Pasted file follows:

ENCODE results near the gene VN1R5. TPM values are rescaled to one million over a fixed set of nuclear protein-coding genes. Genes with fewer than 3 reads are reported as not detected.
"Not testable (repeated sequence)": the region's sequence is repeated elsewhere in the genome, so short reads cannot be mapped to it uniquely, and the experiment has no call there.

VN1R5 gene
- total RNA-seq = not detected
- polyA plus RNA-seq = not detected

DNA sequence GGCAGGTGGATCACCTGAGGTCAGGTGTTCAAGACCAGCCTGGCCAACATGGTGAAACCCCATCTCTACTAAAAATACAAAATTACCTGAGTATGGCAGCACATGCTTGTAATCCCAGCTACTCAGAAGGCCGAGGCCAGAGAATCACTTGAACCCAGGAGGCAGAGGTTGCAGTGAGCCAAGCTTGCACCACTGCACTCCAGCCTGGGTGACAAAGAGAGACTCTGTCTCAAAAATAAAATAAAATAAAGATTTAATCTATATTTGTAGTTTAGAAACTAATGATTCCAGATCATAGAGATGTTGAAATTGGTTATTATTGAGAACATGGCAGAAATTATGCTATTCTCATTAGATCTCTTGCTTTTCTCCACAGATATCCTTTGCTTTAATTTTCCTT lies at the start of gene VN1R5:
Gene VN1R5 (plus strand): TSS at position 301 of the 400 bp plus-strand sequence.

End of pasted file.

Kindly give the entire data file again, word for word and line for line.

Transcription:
ENCODE results near the gene VN1R5. TPM values are rescaled to one million over a fixed set of nuclear protein-coding genes. Genes with fewer than 3 reads are reported as not detected.
"Not testable (repeated sequence)": the region's sequence is repeated elsewhere in the genome, so short reads cannot be mapped to it uniquely, and the experiment has no call there.

VN1R5 gene
- total RNA-seq = not detected
- polyA plus RNA-seq = not detected

DNA sequence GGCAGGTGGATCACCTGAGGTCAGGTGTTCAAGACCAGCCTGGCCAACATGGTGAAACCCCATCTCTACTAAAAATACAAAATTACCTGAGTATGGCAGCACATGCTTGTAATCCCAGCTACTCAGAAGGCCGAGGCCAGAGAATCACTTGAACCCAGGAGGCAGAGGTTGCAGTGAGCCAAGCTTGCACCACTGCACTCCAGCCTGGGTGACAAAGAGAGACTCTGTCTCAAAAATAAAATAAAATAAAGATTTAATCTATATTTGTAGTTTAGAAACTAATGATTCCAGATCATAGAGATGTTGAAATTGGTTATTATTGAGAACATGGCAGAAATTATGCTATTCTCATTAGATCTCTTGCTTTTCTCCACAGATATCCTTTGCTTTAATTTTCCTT lies at the start of gene VN1R5:
Gene VN1R5 (plus strand): TSS at position 301 of the 400 bp plus-strand sequence.